Date: Saturday, November 13, 1999 06:29 PM

I like "umm-friend," as in "So-and-so, I'd like you to meet my umm-friend, Such-and-such."

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Topic: 2) Insignificant other (8 of 14), Read 113 times
Conf: Word Fugitives, with Barbara Wallraff
From: William Irons (birons@aol.com)
Date: Monday, November 15, 1999 04:49 PM

I like the way the French say it: (petit ami / petite amie) lit. "little friend"

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Topic: 2) Insignificant other (9 of 14), Read 82 times
Conf: Word Fugitives, with Barbara Wallraff
From: Rachel Duclos (rduclos@u.washington.edu)
Date: Monday, November 22, 1999 07:39 PM

I introduce men I'm dating with no description -- just "this is Joe Smith. Joe, I'd like you to meet So and So." If they know me well enough to need to know more...they already know the status of the relationship!

Later on, if we become a "real" couple, and again if anyone "needs" to know, he becomes "my partner."

If I ever marry, I'm going to stick with partner -- husband and wife sounds possessive, legalistic, and really old-fashioned.

rd

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Topic: 2) Insignificant other (10 of 14), Read 72 times
Conf: Word Fugitives, with Barbara Wallraff
From: William Smith (wesmith@northernnet.com)
Date: Tuesday, November 23, 1999 04:53 PM

How about "gahswith" or "gwith". Short and fast for "goes with". I like it because it's short, unpretentious, and carries no baggage.

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Topic: 2) Insignificant other (11 of 14), Read 68 times
Conf: Word Fugitives, with Barbara Wallraff
From: Bill Galey (billgaley@usa.net)
Date: Wednesday, November 24, 1999 08:32 AM

I like the word "companion" here. It can imply several levels of commitment, depending on how well the introducer knows the third party.

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Topic: 2) Insignificant other (12 of 14), Read 61 times
Conf: Word Fugitives, with Barbara Wallraff
From: Lynette Laeha (chancencounter@webtv.net)
Date: Wednesday, November 24, 1999 11:27 AM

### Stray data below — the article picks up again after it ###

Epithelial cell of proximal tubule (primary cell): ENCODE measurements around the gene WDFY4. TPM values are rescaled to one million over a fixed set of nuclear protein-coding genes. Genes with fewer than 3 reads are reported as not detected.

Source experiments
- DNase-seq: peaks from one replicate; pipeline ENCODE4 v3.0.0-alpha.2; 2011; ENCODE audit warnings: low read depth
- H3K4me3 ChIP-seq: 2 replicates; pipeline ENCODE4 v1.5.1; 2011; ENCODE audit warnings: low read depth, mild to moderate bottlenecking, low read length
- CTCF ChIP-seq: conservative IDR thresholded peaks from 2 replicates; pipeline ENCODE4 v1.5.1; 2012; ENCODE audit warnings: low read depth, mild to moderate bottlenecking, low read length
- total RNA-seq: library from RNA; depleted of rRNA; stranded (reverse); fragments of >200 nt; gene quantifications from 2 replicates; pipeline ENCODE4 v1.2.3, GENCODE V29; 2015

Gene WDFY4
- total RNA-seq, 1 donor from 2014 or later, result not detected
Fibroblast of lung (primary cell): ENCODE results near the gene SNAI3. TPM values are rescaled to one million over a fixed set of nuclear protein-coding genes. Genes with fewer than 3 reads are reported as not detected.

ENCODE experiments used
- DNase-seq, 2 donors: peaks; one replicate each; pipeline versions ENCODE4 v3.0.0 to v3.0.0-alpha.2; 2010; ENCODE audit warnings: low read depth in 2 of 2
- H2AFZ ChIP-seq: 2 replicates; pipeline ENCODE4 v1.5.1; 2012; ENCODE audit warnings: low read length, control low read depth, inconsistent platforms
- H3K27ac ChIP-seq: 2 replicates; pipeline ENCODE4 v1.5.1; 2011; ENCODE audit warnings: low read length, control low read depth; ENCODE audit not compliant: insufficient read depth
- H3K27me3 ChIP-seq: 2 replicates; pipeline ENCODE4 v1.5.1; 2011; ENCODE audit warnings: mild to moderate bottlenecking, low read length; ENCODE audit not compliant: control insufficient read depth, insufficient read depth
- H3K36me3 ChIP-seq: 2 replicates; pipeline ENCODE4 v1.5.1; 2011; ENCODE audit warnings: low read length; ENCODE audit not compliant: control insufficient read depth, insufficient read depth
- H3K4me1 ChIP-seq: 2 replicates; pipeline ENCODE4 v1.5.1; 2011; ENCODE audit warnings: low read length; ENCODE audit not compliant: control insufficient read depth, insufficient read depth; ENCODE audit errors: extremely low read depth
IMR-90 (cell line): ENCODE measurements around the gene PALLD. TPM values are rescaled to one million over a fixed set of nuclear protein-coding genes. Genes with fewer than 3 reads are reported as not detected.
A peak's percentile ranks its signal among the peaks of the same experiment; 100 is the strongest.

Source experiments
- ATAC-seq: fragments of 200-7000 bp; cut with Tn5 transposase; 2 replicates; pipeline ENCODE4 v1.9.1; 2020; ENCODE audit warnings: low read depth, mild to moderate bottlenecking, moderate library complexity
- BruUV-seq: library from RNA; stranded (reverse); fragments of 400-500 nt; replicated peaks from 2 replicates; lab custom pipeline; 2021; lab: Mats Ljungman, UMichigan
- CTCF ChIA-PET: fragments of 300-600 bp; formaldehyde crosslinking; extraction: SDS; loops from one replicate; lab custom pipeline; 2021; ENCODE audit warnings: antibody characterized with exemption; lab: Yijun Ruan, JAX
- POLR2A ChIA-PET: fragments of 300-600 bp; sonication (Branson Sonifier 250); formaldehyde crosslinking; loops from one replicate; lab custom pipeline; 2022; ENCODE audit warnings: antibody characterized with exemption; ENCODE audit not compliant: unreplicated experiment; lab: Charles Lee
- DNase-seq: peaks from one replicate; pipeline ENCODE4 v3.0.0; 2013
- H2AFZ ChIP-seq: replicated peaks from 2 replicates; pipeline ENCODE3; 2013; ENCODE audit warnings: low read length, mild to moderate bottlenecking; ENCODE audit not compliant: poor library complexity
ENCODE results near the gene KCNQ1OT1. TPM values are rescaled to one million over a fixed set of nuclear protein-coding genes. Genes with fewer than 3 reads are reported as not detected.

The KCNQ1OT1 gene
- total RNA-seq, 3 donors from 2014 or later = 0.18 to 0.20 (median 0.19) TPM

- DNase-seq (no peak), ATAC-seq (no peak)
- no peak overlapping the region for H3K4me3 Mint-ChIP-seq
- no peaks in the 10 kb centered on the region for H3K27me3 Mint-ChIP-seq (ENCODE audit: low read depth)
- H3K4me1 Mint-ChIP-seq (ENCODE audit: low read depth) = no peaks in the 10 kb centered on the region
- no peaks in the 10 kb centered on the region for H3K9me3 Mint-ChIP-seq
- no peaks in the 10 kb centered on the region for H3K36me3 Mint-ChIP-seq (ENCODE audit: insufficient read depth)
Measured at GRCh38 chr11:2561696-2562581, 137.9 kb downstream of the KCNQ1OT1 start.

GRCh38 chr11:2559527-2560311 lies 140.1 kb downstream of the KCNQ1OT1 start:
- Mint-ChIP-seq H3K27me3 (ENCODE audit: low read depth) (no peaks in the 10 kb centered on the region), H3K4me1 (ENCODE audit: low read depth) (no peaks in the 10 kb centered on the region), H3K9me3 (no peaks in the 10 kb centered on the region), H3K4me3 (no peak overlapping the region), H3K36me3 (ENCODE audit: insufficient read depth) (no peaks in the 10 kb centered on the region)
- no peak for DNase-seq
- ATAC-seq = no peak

On 11/3/99 7:28:39 AM, Barbara Wallraff wrote:
>L. Squires, of Pittsburgh,
>Pa., writes, "My friends and I
>have been searching for a term
>to describe a person you are
>merely dating. To say
>'boyfriend' or 'girlfriend'
>invokes visions of schoolyards
>and long-lost days of the
>20-something crowd. The person
>may possibly not even fit the
>description of a friend in the
>early stages of dating.
>'Significant other' implies
>someone to whom you have some
>higher level of commitment.
>Does a word -- beyond just

>their names -- exist that
>describes those people?"
>
>




I like the term "demo-date". It is exactly what the name implies, that you are in a 'demonstration period'. Just trying each other out as it were. Should the relationship blossom beyond "demo-dating" then you could move on to another term.(Caveat Emptor!!)

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Topic: 2) Insignificant other (13 of 14), Read 50 times
Conf: Word Fugitives, with Barbara Wallraff
From: Trevor Jackson (jawd@iname.com)
Date: Wednesday, November 24, 1999 02:49 PM

How about: "datee" (especially if you golf together). Of course you then become a "dator", and a group could be "data". Some-one you are unlikely to date again, but who is still a possibility, could be a "datum". An ex-date becomes a "post-datee" and an upcoming date a "pre-datee". And last but not least: some-one you would like to date: "candidate".

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Topic: 2) Insignificant other (14 of 14), Read 41 times
Conf: Word Fugitives, with Barbara Wallraff
From: Richard Brehm (brehm@pacbell.net)
Date: Friday, November 26, 1999 03:01 PM

How about the noun "dater" for one who dates.? As in, "This is my dater, Bob."